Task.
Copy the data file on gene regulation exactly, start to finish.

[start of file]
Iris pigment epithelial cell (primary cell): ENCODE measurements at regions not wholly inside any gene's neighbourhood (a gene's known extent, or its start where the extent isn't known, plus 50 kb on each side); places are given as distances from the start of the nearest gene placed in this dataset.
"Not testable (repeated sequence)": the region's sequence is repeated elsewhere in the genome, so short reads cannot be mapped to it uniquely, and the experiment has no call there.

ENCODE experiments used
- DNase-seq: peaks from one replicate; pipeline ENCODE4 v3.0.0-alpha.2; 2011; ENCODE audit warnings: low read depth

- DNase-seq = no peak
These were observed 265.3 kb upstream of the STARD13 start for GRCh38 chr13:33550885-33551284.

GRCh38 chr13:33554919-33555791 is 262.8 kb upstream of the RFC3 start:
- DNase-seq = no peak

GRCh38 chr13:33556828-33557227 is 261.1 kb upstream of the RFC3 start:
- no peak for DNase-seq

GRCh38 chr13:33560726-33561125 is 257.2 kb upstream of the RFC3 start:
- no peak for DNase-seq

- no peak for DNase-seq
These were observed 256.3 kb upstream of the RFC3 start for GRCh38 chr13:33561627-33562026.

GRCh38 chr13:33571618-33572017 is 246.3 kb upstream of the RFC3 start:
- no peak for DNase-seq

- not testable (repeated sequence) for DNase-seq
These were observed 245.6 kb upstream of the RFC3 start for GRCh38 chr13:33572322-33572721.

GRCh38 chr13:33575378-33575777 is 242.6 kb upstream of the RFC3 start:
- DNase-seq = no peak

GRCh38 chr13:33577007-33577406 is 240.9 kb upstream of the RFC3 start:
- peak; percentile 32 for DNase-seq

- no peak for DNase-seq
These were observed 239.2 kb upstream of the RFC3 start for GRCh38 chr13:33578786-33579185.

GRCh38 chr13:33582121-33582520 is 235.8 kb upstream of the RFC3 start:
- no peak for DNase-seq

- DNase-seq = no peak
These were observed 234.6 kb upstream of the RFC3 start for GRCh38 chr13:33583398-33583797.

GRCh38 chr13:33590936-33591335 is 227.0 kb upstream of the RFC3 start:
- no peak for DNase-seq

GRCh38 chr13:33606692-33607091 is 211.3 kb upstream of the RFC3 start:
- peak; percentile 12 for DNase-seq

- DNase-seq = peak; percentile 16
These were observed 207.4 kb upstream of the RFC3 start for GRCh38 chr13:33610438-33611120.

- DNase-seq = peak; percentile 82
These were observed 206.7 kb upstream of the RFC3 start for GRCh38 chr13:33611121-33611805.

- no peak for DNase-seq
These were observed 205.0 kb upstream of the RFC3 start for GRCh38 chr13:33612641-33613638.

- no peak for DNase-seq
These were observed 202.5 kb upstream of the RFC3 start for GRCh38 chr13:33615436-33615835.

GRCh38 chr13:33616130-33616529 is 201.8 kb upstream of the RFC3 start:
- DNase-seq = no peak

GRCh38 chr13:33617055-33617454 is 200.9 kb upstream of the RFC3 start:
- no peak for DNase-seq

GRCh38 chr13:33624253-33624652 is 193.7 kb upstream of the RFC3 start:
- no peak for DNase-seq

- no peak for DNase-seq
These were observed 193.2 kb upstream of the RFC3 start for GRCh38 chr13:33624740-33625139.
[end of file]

Iris pigment epithelial cell (primary cell): ENCODE measurements at regions not wholly inside any gene's neighbourhood (a gene's known extent, or its start where the extent isn't known, plus 50 kb on each side); places are given as distances from the start of the nearest gene placed in this dataset.
"Not testable (repeated sequence)": the region's sequence is repeated elsewhere in the genome, so short reads cannot be mapped to it uniquely, and the experiment has no call there.

ENCODE experiments used
- DNase-seq: peaks from one replicate; pipeline ENCODE4 v3.0.0-alpha.2; 2011; ENCODE audit warnings: low read depth

- DNase-seq = no peak
These were observed 265.3 kb upstream of the STARD13 start for GRCh38 chr13:33550885-33551284.

GRCh38 chr13:33554919-33555791 is 262.8 kb upstream of the RFC3 start:
- DNase-seq = no peak

GRCh38 chr13:33556828-33557227 is 261.1 kb upstream of the RFC3 start:
- no peak for DNase-seq

GRCh38 chr13:33560726-33561125 is 257.2 kb upstream of the RFC3 start:
- no peak for DNase-seq

- no peak for DNase-seq
These were observed 256.3 kb upstream of the RFC3 start for GRCh38 chr13:33561627-33562026.

GRCh38 chr13:33571618-33572017 is 246.3 kb upstream of the RFC3 start:
- no peak for DNase-seq

- not testable (repeated sequence) for DNase-seq
These were observed 245.6 kb upstream of the RFC3 start for GRCh38 chr13:33572322-33572721.

GRCh38 chr13:33575378-33575777 is 242.6 kb upstream of the RFC3 start:
- DNase-seq = no peak

GRCh38 chr13:33577007-33577406 is 240.9 kb upstream of the RFC3 start:
- peak; percentile 32 for DNase-seq

- no peak for DNase-seq
These were observed 239.2 kb upstream of the RFC3 start for GRCh38 chr13:33578786-33579185.

GRCh38 chr13:33582121-33582520 is 235.8 kb upstream of the RFC3 start:
- no peak for DNase-seq

- DNase-seq = no peak
These were observed 234.6 kb upstream of the RFC3 start for GRCh38 chr13:33583398-33583797.

GRCh38 chr13:33590936-33591335 is 227.0 kb upstream of the RFC3 start:
- no peak for DNase-seq

GRCh38 chr13:33606692-33607091 is 211.3 kb upstream of the RFC3 start:
- peak; percentile 12 for DNase-seq

- DNase-seq = peak; percentile 16
These were observed 207.4 kb upstream of the RFC3 start for GRCh38 chr13:33610438-33611120.

- DNase-seq = peak; percentile 82
These were observed 206.7 kb upstream of the RFC3 start for GRCh38 chr13:33611121-33611805.

- no peak for DNase-seq
These were observed 205.0 kb upstream of the RFC3 start for GRCh38 chr13:33612641-33613638.

- no peak for DNase-seq
These were observed 202.5 kb upstream of the RFC3 start for GRCh38 chr13:33615436-33615835.

GRCh38 chr13:33616130-33616529 is 201.8 kb upstream of the RFC3 start:
- DNase-seq = no peak

GRCh38 chr13:33617055-33617454 is 200.9 kb upstream of the RFC3 start:
- no peak for DNase-seq

GRCh38 chr13:33624253-33624652 is 193.7 kb upstream of the RFC3 start:
- no peak for DNase-seq

- no peak for DNase-seq
These were observed 193.2 kb upstream of the RFC3 start for GRCh38 chr13:33624740-33625139.